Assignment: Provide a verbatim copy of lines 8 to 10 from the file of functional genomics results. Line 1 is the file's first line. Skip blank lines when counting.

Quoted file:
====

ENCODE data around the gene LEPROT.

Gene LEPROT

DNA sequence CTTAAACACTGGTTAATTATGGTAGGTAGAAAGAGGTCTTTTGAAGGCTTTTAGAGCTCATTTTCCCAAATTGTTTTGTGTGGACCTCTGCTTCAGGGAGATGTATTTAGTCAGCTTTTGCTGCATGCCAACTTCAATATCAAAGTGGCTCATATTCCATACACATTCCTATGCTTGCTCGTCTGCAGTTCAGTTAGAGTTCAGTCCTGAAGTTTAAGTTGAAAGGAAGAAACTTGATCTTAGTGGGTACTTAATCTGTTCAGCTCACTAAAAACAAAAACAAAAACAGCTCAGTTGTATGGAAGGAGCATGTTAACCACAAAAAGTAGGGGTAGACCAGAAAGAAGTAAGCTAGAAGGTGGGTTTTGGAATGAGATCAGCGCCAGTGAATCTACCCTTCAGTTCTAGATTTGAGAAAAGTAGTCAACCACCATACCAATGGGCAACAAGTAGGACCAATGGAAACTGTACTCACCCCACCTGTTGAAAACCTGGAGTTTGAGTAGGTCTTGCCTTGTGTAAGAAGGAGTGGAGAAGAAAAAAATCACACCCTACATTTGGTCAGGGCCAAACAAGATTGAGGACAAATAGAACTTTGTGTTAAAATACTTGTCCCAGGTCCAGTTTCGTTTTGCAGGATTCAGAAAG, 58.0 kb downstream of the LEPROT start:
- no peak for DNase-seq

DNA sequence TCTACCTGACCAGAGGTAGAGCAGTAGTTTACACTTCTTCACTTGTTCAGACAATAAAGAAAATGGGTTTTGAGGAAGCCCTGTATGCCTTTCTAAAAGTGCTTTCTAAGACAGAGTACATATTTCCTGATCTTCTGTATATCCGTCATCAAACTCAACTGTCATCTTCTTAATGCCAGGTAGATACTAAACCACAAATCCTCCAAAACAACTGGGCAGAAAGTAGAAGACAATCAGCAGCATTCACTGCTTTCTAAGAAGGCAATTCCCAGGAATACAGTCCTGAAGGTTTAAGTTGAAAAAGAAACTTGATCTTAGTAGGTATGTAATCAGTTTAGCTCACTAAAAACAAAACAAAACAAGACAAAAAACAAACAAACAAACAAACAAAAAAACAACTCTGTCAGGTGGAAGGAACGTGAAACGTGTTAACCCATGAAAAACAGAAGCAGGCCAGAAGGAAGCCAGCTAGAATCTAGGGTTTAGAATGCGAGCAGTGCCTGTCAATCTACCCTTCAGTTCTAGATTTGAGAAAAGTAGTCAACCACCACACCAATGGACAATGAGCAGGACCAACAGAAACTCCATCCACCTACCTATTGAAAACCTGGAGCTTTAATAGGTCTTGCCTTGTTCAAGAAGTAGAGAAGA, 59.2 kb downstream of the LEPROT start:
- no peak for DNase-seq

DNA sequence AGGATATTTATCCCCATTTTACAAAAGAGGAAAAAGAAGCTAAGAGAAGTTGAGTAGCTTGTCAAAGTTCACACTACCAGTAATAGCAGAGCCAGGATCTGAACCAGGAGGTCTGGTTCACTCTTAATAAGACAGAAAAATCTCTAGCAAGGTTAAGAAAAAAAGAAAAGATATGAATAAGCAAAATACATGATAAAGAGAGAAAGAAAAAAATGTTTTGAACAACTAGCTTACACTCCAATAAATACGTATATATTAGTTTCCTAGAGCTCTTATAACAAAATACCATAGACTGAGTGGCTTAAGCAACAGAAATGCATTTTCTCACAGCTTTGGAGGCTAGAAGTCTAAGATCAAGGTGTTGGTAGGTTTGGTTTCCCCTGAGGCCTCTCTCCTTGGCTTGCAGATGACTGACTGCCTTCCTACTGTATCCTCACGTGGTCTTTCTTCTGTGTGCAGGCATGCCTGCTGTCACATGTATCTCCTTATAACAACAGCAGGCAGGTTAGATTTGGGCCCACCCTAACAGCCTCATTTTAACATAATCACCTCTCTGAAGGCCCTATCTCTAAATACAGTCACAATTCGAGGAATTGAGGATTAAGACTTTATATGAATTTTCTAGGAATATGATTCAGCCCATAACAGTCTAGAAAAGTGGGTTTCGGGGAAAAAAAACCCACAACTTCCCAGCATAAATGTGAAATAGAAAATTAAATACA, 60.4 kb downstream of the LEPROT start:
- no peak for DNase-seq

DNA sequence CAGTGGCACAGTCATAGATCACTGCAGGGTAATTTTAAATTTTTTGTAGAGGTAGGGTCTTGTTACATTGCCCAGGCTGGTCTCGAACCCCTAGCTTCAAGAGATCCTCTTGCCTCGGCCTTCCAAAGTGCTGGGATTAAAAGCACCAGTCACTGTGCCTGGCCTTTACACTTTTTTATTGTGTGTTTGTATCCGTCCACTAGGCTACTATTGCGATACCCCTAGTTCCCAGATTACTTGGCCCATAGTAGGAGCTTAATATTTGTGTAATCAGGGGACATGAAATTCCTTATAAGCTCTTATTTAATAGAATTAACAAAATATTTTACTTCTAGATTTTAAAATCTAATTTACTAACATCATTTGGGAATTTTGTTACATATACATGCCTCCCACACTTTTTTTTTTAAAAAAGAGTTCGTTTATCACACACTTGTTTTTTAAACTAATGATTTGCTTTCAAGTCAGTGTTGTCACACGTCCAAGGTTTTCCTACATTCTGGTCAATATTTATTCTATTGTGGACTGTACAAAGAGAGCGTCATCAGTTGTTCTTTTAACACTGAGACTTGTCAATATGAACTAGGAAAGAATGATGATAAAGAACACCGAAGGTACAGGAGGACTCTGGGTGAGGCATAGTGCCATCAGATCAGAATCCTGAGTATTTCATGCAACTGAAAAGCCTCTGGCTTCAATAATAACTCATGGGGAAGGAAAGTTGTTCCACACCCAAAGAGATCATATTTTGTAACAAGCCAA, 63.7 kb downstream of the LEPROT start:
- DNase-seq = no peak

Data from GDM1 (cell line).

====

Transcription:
- no peak for DNase-seq

DNA sequence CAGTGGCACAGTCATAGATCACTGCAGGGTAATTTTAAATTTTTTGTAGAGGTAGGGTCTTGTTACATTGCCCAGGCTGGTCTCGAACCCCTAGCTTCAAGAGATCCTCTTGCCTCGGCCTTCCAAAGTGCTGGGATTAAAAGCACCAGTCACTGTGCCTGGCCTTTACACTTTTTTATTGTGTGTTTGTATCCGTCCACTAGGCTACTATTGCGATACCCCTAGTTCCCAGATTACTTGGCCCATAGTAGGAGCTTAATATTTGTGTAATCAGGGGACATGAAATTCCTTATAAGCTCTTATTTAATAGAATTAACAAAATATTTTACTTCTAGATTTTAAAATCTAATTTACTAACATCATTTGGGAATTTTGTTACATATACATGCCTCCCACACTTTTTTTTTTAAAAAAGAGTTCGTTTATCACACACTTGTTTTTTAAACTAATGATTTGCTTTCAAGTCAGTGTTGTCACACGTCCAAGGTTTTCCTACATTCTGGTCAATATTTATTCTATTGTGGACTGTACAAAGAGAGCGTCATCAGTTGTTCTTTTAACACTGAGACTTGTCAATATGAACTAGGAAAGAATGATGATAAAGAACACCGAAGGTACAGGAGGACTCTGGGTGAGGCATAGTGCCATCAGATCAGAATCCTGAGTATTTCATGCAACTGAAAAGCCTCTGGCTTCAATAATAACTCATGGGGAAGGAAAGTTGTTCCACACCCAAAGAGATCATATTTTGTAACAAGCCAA, 63.7 kb downstream of the LEPROT start:
- DNase-seq = no peak